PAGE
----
Ok, so Greece was on the map for countries you can travel to with an Interrail pass, so of course, we were going there – but traveling by train to Greece has become somewhat of a joke.
I remember hearing a comedian talking about traveling in Europe, and how you can book a train ticket and end up on a bus or book bus ticket and end up on a boat – that couldn’t be more true in Greece.
Since the economy totally crashed in Greece, they have been cutting down on a lot of things to save money – too many things… During the time we were there, riots started down in Athens, because people have seen no real improvement despite all the cuts.
One of the things they have cut down on is train travel.
From now on, there are no longer any international trains to or from Greece. They have completely secluded themselves from their neighboring countries, and seem to have the intention of keeping it that way for quite some time.
So yes, we kind of cheated by taking a bus – but since it was the only option, I don’t know how we could have done it differently.
Getting out of Greece to Bulgaria, we were looking for a bus company which went there. It turned out that the most frequent bus is run by OSE – the Greek railway company, and you can only book it from the train station, where no trains went…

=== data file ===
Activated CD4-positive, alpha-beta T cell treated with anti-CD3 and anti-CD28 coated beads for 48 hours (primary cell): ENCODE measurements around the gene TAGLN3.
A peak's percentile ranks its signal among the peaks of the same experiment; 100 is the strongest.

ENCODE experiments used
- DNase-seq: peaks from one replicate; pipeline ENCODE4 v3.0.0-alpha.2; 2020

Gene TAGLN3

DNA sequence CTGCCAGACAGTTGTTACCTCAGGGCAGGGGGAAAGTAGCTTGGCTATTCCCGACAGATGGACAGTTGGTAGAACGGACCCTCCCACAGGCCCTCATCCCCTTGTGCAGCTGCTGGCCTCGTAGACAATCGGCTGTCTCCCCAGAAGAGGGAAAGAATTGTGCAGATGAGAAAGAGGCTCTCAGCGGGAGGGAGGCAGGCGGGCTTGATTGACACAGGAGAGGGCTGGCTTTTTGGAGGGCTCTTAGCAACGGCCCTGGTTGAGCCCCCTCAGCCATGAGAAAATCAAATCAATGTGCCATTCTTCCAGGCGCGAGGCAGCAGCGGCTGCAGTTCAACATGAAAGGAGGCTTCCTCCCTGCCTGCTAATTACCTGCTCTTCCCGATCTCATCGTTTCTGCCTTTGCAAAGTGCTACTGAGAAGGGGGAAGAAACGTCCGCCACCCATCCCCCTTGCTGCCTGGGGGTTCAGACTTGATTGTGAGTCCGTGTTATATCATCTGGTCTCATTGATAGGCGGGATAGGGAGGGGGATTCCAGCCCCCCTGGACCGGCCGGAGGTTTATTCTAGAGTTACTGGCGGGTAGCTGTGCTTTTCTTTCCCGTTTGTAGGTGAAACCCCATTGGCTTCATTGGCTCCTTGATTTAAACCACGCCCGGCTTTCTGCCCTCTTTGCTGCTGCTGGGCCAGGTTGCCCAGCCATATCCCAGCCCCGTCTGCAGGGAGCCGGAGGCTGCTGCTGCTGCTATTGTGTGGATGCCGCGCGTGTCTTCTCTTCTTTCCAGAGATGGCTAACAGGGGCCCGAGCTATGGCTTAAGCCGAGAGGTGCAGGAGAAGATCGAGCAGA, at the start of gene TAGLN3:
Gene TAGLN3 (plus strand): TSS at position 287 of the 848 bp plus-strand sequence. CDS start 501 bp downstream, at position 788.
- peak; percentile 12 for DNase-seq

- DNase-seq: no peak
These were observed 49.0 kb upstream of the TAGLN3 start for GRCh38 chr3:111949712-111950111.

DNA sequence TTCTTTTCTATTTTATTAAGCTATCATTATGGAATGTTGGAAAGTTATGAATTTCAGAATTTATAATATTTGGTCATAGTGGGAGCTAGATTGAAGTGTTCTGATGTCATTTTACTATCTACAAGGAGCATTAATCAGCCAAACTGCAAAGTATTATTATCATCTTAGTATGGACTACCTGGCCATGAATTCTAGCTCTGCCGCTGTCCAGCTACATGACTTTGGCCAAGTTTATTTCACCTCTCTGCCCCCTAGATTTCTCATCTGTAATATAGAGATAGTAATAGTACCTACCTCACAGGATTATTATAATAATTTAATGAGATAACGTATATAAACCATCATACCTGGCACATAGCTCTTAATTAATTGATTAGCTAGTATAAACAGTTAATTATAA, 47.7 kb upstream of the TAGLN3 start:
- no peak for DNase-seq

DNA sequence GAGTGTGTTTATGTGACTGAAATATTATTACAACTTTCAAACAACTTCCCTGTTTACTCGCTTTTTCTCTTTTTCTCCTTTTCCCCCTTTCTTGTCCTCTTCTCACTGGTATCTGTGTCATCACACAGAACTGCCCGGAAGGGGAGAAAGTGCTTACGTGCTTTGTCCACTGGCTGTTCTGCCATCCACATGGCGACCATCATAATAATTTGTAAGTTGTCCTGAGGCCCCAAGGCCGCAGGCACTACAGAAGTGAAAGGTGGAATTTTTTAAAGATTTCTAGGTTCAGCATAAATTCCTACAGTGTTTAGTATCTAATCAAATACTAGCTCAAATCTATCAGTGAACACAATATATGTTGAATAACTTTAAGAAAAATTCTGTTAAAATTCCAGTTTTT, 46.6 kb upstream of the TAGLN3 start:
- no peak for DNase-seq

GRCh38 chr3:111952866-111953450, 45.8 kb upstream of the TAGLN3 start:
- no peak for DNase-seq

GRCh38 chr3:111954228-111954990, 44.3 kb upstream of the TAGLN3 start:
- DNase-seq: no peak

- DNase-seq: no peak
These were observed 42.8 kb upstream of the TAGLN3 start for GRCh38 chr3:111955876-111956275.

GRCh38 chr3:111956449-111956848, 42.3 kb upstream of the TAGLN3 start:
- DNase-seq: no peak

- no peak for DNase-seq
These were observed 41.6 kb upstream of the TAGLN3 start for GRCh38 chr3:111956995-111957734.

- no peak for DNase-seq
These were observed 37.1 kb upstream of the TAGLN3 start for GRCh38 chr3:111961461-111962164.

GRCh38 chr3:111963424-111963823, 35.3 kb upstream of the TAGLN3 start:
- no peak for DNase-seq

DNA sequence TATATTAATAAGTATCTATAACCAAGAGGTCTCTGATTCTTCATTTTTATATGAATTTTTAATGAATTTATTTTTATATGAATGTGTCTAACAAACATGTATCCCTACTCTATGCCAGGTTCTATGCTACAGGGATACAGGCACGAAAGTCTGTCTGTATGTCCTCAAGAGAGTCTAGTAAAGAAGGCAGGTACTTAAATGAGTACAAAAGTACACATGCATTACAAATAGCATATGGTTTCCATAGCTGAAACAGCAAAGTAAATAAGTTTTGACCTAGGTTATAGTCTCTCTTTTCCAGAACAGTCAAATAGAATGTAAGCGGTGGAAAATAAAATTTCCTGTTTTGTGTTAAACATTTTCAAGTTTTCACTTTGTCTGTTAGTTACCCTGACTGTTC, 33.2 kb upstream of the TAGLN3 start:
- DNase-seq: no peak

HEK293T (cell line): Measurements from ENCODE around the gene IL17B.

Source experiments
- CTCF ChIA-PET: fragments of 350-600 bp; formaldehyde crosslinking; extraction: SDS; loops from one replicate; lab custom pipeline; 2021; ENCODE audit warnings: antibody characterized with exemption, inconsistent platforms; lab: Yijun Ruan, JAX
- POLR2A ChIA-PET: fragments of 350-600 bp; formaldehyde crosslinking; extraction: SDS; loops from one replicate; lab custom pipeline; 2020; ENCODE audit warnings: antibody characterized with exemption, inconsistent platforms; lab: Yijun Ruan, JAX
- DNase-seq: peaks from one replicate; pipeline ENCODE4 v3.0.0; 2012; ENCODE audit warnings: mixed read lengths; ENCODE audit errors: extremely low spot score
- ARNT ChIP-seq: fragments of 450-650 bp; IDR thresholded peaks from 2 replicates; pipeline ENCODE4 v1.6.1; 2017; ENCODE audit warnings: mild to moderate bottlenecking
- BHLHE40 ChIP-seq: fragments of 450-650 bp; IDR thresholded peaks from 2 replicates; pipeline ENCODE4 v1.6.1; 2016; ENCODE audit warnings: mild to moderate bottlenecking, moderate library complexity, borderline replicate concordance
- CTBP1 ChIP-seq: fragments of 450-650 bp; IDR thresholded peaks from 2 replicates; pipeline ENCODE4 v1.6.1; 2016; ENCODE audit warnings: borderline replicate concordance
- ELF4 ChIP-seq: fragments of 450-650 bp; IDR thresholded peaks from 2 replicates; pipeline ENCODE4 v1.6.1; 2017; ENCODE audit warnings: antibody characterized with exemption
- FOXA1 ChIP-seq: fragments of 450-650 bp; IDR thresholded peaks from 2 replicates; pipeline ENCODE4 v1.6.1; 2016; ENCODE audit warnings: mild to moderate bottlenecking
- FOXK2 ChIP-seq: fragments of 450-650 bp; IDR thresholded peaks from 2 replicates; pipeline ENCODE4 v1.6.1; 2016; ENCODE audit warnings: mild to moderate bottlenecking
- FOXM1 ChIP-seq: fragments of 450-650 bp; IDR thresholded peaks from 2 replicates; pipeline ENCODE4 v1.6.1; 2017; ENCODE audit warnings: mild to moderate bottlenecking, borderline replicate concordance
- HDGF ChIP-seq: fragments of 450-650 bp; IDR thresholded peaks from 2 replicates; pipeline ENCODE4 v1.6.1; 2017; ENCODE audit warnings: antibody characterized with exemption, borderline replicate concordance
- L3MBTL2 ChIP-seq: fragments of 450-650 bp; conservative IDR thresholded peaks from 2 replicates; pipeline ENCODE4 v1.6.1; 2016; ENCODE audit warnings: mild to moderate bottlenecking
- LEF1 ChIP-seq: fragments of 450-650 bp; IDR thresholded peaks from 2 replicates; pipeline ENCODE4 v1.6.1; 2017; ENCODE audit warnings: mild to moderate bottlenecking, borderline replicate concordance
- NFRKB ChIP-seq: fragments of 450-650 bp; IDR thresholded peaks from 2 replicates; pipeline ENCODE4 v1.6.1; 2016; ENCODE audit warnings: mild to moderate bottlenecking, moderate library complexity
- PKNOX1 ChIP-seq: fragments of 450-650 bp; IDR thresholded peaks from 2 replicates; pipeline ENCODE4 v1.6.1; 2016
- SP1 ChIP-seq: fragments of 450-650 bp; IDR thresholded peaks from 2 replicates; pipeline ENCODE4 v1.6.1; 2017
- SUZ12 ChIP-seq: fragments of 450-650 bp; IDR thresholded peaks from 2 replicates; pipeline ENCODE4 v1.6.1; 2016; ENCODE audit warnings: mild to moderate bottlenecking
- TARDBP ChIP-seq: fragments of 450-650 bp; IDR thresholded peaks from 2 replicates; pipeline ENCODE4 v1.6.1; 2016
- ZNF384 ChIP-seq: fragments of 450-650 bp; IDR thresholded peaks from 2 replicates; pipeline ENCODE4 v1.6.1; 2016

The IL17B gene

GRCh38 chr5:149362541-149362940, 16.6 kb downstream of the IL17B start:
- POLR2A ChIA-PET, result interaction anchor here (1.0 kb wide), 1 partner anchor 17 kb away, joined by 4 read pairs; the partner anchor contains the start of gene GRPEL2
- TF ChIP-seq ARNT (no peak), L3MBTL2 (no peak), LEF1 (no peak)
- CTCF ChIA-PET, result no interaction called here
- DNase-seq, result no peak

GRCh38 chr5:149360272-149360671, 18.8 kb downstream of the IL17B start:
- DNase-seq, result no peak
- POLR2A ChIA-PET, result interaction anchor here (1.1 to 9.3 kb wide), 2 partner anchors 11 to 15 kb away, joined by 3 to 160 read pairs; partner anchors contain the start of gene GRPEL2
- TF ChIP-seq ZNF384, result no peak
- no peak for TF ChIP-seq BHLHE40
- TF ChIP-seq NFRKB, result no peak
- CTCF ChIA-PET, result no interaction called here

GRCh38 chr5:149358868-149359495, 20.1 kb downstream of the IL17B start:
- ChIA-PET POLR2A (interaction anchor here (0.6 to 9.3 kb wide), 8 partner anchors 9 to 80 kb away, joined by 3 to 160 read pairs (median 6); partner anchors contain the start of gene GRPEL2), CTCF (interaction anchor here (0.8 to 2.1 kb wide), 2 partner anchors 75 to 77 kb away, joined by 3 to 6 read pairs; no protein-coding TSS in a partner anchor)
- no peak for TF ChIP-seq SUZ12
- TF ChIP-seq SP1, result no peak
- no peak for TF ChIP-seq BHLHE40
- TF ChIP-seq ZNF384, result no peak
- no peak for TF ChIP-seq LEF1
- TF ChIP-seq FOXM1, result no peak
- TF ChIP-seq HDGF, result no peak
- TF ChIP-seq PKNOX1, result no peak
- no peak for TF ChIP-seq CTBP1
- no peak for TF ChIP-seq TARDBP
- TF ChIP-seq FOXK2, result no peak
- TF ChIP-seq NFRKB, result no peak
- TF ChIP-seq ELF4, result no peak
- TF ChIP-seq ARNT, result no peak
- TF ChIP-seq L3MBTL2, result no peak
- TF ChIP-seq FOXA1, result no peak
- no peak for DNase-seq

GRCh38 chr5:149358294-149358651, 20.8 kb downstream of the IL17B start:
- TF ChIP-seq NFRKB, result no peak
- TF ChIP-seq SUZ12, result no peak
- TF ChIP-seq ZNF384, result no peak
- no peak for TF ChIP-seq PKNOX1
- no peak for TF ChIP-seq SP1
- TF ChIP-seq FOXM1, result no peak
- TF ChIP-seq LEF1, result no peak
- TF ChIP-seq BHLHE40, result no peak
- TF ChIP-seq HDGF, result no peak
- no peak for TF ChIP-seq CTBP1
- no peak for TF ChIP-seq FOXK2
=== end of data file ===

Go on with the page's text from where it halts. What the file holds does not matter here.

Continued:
But I have to say it was definitely worth the hassle.
Our time spent in Thessaloniki was great. We had never been on the main land of Greece before, and the northern parts were very different from the islands in many ways, but it still had that lovely Greek vibe and architecture all around.
I would have loved to see more of Northern Greece, but this time we put the focus on Thessaloniki with its many ruins, architecture, history and amazing food.
With emphasize on the latter: FOOD. Thessaloniki is known for having some of the best food in Greece, and their mezes were to die for!
Churches, ruins and history in all honor, but the best of Thessaloniki is served on a plate, or many many plates … 😉